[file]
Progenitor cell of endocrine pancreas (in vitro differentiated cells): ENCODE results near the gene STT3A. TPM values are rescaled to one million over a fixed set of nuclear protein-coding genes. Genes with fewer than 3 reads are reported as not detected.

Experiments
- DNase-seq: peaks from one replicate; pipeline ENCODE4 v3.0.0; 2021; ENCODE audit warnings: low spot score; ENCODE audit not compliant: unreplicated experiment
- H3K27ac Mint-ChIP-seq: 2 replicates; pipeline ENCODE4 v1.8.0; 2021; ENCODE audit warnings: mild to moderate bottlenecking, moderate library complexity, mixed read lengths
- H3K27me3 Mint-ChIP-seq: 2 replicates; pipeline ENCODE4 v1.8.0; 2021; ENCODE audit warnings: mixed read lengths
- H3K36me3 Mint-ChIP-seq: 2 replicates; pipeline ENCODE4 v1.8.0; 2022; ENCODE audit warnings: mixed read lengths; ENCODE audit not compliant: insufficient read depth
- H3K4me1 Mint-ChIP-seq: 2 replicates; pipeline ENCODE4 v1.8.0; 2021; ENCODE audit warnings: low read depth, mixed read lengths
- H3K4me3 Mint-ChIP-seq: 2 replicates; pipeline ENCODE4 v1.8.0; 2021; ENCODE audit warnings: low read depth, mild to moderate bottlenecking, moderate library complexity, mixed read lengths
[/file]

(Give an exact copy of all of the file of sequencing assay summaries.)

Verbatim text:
Progenitor cell of endocrine pancreas (in vitro differentiated cells): ENCODE results near the gene STT3A. TPM values are rescaled to one million over a fixed set of nuclear protein-coding genes. Genes with fewer than 3 reads are reported as not detected.

Experiments
- DNase-seq: peaks from one replicate; pipeline ENCODE4 v3.0.0; 2021; ENCODE audit warnings: low spot score; ENCODE audit not compliant: unreplicated experiment
- H3K27ac Mint-ChIP-seq: 2 replicates; pipeline ENCODE4 v1.8.0; 2021; ENCODE audit warnings: mild to moderate bottlenecking, moderate library complexity, mixed read lengths
- H3K27me3 Mint-ChIP-seq: 2 replicates; pipeline ENCODE4 v1.8.0; 2021; ENCODE audit warnings: mixed read lengths
- H3K36me3 Mint-ChIP-seq: 2 replicates; pipeline ENCODE4 v1.8.0; 2022; ENCODE audit warnings: mixed read lengths; ENCODE audit not compliant: insufficient read depth
- H3K4me1 Mint-ChIP-seq: 2 replicates; pipeline ENCODE4 v1.8.0; 2021; ENCODE audit warnings: low read depth, mixed read lengths
- H3K4me3 Mint-ChIP-seq: 2 replicates; pipeline ENCODE4 v1.8.0; 2021; ENCODE audit warnings: low read depth, mild to moderate bottlenecking, moderate library complexity, mixed read lengths